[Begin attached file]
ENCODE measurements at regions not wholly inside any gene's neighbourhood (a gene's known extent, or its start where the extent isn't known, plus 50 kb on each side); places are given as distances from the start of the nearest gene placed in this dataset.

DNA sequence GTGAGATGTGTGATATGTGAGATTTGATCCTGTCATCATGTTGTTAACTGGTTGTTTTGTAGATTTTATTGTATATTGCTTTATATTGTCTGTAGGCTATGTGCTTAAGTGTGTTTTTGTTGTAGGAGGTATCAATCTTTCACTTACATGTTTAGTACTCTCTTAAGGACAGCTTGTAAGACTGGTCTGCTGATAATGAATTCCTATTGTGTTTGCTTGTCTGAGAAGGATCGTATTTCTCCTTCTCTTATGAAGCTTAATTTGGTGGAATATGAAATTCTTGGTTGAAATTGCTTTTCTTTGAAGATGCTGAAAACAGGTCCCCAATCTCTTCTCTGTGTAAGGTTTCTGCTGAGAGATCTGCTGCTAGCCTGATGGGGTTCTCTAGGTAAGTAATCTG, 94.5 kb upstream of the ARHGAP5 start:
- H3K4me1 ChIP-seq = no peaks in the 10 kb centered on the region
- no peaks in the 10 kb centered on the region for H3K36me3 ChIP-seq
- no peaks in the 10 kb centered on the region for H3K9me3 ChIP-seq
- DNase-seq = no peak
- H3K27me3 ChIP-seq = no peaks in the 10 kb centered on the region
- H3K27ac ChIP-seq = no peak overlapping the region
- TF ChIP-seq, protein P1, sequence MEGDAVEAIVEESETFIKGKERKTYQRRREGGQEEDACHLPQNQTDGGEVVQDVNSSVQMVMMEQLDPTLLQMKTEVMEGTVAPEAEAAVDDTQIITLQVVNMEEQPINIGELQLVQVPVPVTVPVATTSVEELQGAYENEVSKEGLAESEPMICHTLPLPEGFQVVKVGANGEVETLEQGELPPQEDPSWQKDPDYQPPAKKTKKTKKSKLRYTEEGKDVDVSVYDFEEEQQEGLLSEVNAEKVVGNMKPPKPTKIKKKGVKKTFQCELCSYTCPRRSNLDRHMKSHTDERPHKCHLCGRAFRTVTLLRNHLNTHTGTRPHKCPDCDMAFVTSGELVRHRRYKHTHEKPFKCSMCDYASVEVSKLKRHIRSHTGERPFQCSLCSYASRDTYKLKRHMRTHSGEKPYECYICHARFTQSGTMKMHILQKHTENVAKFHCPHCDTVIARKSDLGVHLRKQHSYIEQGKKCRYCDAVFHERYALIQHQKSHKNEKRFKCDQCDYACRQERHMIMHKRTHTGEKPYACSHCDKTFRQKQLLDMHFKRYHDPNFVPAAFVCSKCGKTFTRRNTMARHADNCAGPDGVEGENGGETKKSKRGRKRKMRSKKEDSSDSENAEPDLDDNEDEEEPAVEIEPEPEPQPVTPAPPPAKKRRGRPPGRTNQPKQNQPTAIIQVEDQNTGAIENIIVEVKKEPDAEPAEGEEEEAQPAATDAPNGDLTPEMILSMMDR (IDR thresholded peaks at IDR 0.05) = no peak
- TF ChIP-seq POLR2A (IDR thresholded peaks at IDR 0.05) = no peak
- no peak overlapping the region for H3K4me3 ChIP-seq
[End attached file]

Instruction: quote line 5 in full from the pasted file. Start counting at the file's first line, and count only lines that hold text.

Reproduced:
- no peaks in the 10 kb centered on the region for H3K9me3 ChIP-seq